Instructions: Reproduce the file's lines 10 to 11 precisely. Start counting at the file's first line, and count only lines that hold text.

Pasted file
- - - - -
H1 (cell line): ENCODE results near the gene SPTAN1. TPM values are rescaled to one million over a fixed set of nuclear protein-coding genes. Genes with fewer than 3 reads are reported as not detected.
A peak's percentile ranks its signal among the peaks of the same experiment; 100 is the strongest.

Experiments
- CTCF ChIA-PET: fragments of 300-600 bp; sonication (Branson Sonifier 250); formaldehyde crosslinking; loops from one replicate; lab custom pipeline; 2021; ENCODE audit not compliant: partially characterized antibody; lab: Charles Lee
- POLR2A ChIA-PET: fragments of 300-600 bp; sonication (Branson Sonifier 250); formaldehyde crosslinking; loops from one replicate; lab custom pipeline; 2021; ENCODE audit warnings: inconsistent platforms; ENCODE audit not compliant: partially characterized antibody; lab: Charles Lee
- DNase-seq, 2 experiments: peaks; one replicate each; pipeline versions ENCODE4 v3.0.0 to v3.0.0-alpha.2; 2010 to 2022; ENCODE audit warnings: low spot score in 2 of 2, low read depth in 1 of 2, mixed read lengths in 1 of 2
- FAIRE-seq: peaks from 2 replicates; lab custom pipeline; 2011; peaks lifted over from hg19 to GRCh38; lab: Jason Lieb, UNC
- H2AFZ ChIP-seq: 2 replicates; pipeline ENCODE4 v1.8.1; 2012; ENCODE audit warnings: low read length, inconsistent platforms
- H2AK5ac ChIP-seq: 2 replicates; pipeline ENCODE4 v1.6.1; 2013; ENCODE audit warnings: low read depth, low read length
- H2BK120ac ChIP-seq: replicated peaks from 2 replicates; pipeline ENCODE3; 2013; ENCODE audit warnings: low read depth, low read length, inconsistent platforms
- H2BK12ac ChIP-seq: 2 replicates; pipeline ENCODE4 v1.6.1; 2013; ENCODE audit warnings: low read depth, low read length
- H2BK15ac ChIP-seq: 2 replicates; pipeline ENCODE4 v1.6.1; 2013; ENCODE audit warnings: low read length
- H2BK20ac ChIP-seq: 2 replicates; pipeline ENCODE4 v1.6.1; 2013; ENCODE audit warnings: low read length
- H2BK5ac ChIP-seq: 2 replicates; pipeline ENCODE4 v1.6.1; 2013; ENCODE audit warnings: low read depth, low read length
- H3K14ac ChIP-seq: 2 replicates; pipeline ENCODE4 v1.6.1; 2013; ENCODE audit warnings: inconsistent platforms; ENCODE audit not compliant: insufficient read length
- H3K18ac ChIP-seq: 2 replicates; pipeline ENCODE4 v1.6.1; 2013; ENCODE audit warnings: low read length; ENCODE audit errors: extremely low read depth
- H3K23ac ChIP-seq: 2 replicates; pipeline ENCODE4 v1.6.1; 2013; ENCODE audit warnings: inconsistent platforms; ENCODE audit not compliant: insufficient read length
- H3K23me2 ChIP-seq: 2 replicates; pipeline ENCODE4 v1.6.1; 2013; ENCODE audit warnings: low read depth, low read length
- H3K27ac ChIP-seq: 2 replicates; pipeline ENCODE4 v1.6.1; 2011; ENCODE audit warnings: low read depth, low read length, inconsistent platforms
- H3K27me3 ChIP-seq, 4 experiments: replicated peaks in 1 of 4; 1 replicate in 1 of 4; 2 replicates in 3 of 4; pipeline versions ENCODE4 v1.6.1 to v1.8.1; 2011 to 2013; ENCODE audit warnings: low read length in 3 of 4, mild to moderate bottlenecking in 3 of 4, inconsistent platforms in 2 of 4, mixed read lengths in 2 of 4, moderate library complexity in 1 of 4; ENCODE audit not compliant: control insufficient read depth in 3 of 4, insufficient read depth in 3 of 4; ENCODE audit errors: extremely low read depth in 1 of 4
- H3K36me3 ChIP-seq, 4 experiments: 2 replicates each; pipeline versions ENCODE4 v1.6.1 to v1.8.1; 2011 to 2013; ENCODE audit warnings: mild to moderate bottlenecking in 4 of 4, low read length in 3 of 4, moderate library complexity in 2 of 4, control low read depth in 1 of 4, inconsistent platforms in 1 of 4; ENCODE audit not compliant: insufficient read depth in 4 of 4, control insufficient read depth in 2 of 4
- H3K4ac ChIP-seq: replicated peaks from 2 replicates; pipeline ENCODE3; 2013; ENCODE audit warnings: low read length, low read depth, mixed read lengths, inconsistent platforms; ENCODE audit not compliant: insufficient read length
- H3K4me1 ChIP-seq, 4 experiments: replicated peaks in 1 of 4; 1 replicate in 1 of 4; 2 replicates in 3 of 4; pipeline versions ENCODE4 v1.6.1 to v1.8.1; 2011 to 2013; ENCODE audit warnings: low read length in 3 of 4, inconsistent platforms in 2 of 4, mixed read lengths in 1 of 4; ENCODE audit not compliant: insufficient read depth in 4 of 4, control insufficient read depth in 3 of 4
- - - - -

- H2BK120ac ChIP-seq: replicated peaks from 2 replicates; pipeline ENCODE3; 2013; ENCODE audit warnings: low read depth, low read length, inconsistent platforms
- H2BK12ac ChIP-seq: 2 replicates; pipeline ENCODE4 v1.6.1; 2013; ENCODE audit warnings: low read depth, low read length